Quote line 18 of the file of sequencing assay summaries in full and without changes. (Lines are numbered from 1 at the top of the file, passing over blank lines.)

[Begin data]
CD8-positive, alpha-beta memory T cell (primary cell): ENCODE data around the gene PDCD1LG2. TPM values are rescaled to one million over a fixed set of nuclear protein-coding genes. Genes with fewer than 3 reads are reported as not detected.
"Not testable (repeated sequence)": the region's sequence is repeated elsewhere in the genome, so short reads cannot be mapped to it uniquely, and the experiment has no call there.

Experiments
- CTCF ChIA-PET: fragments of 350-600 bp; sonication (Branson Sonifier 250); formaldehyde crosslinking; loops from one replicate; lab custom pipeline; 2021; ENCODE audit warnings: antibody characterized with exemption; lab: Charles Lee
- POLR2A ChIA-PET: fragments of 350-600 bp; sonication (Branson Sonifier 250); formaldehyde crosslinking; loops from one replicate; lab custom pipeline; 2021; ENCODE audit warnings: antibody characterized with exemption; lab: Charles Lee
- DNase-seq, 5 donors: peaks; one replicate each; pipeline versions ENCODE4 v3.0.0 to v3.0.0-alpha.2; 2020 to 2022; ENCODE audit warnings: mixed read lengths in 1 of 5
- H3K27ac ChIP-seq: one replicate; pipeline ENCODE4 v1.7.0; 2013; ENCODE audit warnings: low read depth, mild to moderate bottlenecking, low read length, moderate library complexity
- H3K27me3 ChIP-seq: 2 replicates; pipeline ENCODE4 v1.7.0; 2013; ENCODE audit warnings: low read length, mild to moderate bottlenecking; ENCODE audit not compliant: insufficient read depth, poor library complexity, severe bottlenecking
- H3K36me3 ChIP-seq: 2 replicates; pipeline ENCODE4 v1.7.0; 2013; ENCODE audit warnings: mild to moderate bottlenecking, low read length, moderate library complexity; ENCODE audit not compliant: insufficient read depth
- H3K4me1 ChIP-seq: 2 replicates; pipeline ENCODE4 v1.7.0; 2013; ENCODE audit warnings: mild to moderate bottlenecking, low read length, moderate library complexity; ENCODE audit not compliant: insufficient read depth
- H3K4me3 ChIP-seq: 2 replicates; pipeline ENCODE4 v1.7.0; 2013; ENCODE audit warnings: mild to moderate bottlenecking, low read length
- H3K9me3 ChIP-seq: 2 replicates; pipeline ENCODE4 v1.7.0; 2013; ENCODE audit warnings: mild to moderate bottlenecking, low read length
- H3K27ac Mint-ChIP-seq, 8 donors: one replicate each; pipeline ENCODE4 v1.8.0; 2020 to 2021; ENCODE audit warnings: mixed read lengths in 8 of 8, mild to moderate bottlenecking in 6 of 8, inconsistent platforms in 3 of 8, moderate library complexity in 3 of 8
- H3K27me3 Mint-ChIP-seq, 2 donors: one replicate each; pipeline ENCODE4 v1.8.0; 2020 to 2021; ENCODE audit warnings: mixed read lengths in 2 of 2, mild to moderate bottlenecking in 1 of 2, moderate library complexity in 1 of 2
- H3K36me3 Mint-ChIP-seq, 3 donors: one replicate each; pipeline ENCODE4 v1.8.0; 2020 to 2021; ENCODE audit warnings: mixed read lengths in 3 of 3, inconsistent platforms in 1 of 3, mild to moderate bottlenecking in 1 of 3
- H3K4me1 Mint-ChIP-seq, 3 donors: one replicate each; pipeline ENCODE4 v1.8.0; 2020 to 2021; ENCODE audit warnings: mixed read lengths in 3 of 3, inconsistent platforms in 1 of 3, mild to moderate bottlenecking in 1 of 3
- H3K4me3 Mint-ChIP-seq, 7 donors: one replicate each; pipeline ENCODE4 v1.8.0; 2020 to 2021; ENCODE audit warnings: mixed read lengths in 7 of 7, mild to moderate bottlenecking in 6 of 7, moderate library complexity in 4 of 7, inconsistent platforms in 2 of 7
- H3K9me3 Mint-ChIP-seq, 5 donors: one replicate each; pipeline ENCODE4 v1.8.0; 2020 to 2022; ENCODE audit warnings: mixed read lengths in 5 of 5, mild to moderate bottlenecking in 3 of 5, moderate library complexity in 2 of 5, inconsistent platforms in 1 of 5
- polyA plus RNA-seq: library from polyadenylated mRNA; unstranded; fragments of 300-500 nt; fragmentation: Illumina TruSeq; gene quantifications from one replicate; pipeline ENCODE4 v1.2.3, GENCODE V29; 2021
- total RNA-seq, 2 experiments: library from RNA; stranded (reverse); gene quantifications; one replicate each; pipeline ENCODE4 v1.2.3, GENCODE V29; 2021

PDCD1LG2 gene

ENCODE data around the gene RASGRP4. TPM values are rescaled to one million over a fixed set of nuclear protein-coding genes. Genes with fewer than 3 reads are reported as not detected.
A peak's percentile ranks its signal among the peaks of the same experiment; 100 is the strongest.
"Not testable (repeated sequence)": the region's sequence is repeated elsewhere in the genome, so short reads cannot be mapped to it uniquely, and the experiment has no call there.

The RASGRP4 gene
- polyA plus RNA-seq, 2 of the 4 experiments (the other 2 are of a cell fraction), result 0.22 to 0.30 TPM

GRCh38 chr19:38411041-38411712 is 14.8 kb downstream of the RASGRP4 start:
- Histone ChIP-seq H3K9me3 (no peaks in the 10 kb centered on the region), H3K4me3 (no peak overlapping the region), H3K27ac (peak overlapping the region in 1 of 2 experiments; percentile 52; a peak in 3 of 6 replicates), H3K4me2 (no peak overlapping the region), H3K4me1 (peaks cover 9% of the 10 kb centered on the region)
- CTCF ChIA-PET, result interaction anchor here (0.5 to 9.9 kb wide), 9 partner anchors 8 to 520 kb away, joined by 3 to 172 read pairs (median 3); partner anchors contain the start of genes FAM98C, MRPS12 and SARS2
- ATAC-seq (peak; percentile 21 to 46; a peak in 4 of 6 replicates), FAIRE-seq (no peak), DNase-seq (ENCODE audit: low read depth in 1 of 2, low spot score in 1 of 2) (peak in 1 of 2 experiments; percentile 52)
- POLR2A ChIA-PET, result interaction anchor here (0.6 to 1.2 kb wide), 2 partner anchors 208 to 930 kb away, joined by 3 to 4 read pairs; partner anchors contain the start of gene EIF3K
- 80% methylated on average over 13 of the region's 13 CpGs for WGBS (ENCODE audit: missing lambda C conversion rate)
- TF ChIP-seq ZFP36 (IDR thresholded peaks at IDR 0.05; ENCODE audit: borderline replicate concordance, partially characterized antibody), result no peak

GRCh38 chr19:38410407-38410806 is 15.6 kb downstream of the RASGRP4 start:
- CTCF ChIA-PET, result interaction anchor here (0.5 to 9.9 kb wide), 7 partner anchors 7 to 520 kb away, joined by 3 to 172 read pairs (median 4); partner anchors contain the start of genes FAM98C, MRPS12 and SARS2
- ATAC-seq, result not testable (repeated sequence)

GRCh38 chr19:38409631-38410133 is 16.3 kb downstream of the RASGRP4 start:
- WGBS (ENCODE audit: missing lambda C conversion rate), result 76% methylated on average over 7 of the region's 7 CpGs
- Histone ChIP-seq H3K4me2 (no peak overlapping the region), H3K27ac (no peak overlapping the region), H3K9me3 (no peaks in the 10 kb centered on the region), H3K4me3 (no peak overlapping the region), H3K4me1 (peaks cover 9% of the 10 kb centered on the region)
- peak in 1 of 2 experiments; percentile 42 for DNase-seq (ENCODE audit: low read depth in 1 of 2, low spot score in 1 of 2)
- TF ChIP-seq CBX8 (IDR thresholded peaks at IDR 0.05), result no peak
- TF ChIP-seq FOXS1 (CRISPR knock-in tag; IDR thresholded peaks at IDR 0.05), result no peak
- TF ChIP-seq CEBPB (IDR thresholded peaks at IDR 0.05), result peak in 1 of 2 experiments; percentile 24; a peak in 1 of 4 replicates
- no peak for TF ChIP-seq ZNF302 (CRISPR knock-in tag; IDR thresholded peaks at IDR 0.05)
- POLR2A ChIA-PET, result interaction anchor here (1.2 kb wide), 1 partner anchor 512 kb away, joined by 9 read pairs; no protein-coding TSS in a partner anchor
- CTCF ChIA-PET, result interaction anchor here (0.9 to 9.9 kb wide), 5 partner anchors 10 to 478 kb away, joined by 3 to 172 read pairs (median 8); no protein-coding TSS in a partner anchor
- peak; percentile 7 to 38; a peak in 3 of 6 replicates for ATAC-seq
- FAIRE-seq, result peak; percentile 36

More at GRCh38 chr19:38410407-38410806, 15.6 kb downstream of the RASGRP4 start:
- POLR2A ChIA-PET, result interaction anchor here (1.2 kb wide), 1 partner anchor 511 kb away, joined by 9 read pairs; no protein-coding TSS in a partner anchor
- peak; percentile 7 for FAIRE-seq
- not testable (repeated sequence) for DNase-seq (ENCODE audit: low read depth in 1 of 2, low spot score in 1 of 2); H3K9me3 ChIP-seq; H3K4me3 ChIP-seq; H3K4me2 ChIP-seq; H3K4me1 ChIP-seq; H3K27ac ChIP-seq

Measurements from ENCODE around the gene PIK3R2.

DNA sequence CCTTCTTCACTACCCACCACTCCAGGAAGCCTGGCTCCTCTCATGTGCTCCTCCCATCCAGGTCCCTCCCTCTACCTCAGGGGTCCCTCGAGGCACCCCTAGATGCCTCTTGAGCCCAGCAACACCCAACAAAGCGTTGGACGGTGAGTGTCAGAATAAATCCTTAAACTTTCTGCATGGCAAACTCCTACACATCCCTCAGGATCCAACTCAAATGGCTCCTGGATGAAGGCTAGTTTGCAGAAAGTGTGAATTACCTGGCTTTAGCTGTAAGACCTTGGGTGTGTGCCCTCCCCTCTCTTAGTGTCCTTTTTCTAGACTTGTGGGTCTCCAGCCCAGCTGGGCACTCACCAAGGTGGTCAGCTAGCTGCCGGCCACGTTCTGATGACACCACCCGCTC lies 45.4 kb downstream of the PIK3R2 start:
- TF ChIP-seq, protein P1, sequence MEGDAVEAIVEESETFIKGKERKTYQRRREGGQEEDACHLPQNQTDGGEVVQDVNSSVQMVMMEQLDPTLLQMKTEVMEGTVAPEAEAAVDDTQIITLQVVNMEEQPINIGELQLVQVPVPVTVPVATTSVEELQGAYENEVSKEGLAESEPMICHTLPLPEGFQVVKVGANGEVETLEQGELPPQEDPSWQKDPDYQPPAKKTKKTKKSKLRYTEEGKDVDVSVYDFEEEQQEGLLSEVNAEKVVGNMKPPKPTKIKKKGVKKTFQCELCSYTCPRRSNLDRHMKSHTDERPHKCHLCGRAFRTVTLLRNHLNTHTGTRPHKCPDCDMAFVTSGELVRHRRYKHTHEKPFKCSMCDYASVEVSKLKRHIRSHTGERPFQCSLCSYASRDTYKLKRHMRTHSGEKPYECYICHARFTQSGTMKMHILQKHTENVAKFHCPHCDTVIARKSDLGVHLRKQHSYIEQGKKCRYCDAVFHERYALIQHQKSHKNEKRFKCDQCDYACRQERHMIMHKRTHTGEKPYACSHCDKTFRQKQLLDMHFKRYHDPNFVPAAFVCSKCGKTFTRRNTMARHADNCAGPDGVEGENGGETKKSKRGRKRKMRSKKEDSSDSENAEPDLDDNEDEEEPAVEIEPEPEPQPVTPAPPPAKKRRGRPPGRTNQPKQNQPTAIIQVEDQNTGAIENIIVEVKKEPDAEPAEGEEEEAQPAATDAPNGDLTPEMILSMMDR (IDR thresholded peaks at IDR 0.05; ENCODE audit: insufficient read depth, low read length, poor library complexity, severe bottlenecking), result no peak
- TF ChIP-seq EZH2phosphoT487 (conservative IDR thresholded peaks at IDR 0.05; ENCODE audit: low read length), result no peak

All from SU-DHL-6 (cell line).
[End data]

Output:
- H3K9me3 Mint-ChIP-seq, 5 donors: one replicate each; pipeline ENCODE4 v1.8.0; 2020 to 2022; ENCODE audit warnings: mixed read lengths in 5 of 5, mild to moderate bottlenecking in 3 of 5, moderate library complexity in 2 of 5, inconsistent platforms in 1 of 5